WEST SEATTLE – A petroleum sheen on Puget Sound left behind by a sunken construction work boat poses a serious threat to marine wildlife, said biologists, though the full impact may not be known for weeks.
The Washington state Department of Ecology said they were not contacted immediately after the boat was discovered sinking off the shore of West Seattle Friday morning.
Workers for the boat owners, Waterfront Construction, arrived at 7:30 a.m. and noticed the boat appeared to be sitting low in the water, about 200 yards off the 5400 block of Beach Drive SW, said coast guard officials. It didn't take long for them to realize the boat was sinking.
Nobody was on board when the boat sank.
"Justin, the operator, just got here and he noticed it was going down and he tried to get out there before it went down but he couldn't make it," said welder Kelly Roth.
"Half of the boat was sticking up out of the water and bubbles coming up and it took about 10 minutes for it to sink. After it was halfway down, it went down pretty fast," said Carpenter Randy Short.
Waterfront Construction did, however, contact the U.S. Coast Guard about the accident right away. Nevertheless, state ecology officials who coordinate the deployment of the boom and other protective measures did not get that notification until later.
"We have to know about these things, we have to know about them immediately," said Curt Hart with the Washington DOE. "If you don't, you see what happens."
State ecologists estimate about 300 gallons of fuel and 50 gallons of motor oil on board, although it's still not clear how much of that ended up in the water. DOE says the spill will dissipate as it's exposed to the elements and waves, but that spills of any size damage the environment.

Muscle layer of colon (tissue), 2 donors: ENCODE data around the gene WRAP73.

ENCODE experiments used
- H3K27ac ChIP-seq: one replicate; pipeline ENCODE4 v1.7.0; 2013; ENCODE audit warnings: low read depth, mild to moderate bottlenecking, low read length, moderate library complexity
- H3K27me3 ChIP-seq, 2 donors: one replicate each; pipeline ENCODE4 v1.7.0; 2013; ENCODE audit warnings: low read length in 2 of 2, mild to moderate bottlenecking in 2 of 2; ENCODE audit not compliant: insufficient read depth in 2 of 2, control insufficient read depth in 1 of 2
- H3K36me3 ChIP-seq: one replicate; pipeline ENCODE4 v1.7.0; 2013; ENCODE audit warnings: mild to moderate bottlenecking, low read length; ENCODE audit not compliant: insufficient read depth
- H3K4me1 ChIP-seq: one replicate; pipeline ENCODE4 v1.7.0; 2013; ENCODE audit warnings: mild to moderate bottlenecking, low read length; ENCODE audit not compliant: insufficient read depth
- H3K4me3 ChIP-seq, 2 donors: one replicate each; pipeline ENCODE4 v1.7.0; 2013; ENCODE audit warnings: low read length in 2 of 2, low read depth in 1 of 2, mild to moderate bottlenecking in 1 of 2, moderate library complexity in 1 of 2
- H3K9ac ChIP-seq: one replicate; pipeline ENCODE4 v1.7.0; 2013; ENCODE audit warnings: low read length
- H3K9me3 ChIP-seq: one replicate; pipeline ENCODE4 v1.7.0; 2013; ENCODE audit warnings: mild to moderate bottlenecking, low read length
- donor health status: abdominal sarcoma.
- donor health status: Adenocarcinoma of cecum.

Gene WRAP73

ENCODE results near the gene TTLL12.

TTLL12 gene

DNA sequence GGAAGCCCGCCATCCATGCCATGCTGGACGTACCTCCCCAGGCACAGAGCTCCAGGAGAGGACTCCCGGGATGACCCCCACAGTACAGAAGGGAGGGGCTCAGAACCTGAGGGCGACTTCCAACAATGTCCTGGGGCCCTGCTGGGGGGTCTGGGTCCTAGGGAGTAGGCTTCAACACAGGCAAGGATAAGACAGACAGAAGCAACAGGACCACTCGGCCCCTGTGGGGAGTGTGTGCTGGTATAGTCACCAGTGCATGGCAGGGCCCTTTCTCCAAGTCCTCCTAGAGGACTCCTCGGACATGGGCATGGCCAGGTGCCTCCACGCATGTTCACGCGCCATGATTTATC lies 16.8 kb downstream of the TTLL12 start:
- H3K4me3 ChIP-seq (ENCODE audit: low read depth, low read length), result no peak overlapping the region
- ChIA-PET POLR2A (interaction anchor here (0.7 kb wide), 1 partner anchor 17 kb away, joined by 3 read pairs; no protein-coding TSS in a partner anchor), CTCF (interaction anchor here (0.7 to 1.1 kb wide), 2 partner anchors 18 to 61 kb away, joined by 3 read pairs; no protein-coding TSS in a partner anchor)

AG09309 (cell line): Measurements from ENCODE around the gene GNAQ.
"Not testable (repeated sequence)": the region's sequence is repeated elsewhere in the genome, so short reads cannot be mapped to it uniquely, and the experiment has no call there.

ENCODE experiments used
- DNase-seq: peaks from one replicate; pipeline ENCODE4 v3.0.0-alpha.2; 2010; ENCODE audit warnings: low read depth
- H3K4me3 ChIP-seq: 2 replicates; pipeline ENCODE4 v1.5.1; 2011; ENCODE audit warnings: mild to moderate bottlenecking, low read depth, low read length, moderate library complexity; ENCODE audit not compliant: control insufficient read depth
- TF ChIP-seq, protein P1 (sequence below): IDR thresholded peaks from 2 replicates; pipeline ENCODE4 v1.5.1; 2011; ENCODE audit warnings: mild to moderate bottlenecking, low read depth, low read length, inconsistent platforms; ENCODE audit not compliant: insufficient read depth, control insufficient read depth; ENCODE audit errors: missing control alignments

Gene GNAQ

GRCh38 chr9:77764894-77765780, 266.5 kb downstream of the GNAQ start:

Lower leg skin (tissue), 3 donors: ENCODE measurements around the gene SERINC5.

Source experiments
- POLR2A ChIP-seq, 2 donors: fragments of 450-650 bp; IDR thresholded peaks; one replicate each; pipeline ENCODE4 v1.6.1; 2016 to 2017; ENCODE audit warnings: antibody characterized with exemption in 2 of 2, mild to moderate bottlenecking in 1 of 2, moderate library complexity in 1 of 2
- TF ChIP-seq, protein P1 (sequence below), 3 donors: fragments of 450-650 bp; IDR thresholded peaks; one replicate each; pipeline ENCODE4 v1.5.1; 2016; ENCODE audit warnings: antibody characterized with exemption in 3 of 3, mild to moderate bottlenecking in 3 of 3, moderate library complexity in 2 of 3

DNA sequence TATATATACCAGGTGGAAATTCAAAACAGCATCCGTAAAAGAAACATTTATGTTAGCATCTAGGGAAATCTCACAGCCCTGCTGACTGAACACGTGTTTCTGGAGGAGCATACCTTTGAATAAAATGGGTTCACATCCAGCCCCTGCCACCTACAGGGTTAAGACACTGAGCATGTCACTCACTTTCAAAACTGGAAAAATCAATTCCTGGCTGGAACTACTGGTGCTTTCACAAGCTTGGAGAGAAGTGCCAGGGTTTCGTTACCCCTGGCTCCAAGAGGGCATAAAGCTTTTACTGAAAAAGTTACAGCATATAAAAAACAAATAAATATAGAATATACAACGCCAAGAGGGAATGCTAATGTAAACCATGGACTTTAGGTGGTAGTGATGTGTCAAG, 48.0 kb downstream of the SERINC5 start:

"And there are literally thousands of species of marine invertebrates in that location," said Mark Plunkett, conservation curator for the Seattle Aquarium, "then if you add in the fact that we've got about 200 species of fish in Puget Sound waters, then you've got the birds, then you've got the mammals on top of that, it's a very rich area."
While the sheen appeared to be quite large from the air, KING 5 Environmental Specialist Gary Chittim said it does not take very much to create a widespread sheen.
While the spill is on the small side, it's too soon to tell just how widespread the impact is, marine experts said, especially with light diesel fuel, which evaporates quicker but is also more toxic than heavier fuels.
"Anything that's in the water is going to be directly affecting these animals, on the outside and internally as well," said aquarium marine educator Jenn Whitsett.
"This is another wake up call to state legislators, policy makers, and the rest of us that are concerned that these little ones could happen, but they could have big consequences," said Plunkett
The barge was equipped with a boom kit, which was deployed after the workers realized the problem. The company said it is bringing in more vessels, booms and divers to attack the spill aggressively.
The sunken vessel is a landing craft called an LCM-8, similar to those craft from World War II used to land troops on beaches. It was being used to haul rocks and other materials to the barge from a bulkhead at a home construction project.
There was no immediate word on what caused the boat to sink.